THE new novel went on hold today. Four days into the project and I officially hit a brick wall. It was all down to a bed.
When I say that I don’t mean I just couldn’t face getting up, going downstairs and sitting in front of a laptop until the words came.
I mean that my wife saw a bargain bed for our 5-year-old to replace the cotbed she has had since birth.
Admittedly the bed has been “upgraded” a couple of times. It’s not like she still peers at us through the bars.
But when your little ones feet are hovering perilously close to the end of the bed yet she is one of the smallest in her class, you know it’s time for drastic measures. Or, rather, my wife does.
So late last night we took delivery of the bed, and first thing this morning my little one noticed it and got all excited.
I was quite prepared to leave the assembly, plus rearranging of bedroom furniture and 15 boxes of seldom used toys, to my wife as a nice chore for the weekend. The rugrat was having none of it though.
So today, when I should have been firmly engrossed in my Nanowrimo story adding to the 5,000 words I had painfully eked out so far, instead I was performing back-breaking tasks of manual labour.
I’ll be honest. It’s not my forte. Infact, I hate it. Still, what I hate even more is seeing the look of abject disappointment on a 5-year-olds face when you tell them “Sorry, honey, daddy was just too busy to put your new bed together today”.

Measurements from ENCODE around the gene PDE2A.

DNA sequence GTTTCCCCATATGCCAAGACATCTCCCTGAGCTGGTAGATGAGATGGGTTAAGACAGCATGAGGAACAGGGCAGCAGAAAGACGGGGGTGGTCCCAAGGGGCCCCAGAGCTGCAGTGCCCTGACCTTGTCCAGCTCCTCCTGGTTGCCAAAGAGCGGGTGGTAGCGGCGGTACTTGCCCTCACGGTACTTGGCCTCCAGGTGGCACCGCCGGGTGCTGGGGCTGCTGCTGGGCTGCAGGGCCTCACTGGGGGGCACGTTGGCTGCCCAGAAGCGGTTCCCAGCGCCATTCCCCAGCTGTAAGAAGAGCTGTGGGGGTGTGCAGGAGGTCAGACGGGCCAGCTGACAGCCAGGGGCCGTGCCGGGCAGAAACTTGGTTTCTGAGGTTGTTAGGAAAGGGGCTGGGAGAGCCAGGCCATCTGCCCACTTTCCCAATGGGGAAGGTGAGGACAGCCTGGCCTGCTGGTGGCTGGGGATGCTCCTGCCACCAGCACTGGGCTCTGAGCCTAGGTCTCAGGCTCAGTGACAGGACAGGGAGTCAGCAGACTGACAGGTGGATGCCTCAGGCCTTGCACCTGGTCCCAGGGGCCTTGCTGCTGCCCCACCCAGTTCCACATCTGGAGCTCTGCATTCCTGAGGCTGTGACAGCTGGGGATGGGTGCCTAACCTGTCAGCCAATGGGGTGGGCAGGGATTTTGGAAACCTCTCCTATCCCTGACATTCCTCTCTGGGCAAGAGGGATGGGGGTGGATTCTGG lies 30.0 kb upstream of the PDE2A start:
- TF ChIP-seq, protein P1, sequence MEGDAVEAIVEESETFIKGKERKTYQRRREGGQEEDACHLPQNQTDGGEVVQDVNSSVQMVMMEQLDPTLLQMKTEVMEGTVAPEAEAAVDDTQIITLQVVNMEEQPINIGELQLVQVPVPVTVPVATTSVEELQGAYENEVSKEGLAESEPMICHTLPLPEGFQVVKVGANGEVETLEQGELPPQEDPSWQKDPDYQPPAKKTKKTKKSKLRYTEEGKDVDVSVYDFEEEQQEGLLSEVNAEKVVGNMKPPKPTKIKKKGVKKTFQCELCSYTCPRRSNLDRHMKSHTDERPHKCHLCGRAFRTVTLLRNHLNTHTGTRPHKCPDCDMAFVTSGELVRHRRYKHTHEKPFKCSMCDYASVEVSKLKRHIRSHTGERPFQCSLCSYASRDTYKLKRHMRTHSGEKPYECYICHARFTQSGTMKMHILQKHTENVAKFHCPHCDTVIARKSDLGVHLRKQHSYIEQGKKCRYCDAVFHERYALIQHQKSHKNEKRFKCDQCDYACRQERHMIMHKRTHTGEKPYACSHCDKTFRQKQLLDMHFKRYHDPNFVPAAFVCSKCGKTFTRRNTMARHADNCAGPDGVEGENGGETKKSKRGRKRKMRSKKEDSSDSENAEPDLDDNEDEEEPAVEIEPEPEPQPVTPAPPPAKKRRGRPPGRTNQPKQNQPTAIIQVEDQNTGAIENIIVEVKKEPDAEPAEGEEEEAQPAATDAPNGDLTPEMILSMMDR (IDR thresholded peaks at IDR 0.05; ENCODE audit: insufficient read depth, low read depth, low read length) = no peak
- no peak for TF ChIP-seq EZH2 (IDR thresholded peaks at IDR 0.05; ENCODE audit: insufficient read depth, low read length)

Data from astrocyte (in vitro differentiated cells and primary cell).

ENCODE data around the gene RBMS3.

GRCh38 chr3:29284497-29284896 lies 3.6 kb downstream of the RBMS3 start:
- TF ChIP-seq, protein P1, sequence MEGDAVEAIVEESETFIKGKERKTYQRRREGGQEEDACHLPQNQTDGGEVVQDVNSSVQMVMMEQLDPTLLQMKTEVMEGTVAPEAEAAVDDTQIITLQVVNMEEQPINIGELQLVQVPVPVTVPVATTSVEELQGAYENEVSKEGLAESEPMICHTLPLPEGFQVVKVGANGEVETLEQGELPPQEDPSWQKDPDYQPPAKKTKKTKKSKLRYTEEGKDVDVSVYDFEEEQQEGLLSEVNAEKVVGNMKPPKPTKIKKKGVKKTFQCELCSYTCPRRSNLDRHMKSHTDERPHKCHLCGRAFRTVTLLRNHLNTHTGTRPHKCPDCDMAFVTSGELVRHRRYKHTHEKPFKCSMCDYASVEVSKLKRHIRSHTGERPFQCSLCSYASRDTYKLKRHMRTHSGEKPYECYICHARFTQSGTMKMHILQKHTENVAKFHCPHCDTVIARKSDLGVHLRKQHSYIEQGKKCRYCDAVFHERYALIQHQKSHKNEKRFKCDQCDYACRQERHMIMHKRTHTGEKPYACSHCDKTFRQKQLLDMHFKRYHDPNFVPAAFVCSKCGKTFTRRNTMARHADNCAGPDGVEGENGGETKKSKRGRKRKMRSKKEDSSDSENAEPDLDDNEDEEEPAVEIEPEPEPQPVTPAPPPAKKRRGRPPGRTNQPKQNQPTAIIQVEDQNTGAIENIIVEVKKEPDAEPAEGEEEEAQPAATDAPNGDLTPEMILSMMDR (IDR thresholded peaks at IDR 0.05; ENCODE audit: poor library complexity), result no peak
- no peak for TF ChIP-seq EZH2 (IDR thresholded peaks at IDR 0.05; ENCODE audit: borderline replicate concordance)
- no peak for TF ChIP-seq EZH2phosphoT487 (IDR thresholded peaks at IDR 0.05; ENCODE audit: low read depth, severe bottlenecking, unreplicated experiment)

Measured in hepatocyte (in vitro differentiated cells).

Anyway, the point of this long-winded tale of parental guilt is that the new bestseller took a back seat and I added exactly zero words to it today. I could, I suppose, be working on my masterpiece now but it seemed far easier to tell you the story.
I do, however, have a recipe for writers block and will aim to catch up tomorrow. I’ve already a plan in place for much of the book which I can follow, but as I am expecting to stumble tomorrow my first task will be to throw together some dialogue.
I have a few characters involved in the next scene – chapter 4 in a writing project I would loosely term “science fiction” which I’ve called State of Reality – and the way I shall endeavour to make progress is to construct a long conversation between them.
Like people in everyday life they will shoot the breeze, discuss the weather and – like certain people I know – enjoy the sound of their own voices. No doubt, while this frank exchange of views takes place some germ of a good idea will come about on how to progress the plot.
Even if it turns out to be poor material it won’t matter too much. Nano is about the first draft and you can include all sorts of crazy things, many of which will hit the cutting room floor when you start the editing process.
So don’t fear. If you are in the same position and life has already interrupted your best laid plans, adopt this catch up formula. Pick a couple of characters and imagine they are meeting up to discuss life, the universe and everything. You never know, they may just give you some very good ideas.
If not, well at least you’ve gone some way to understanding your own characters.
Happy writing and if anyone wants to touch base on NaNoWriMo feel free to look me up and become my “buddy” (a term that makes me want to put my fingers down my throat – I imagine the Americans are to blame!).
Best of luck.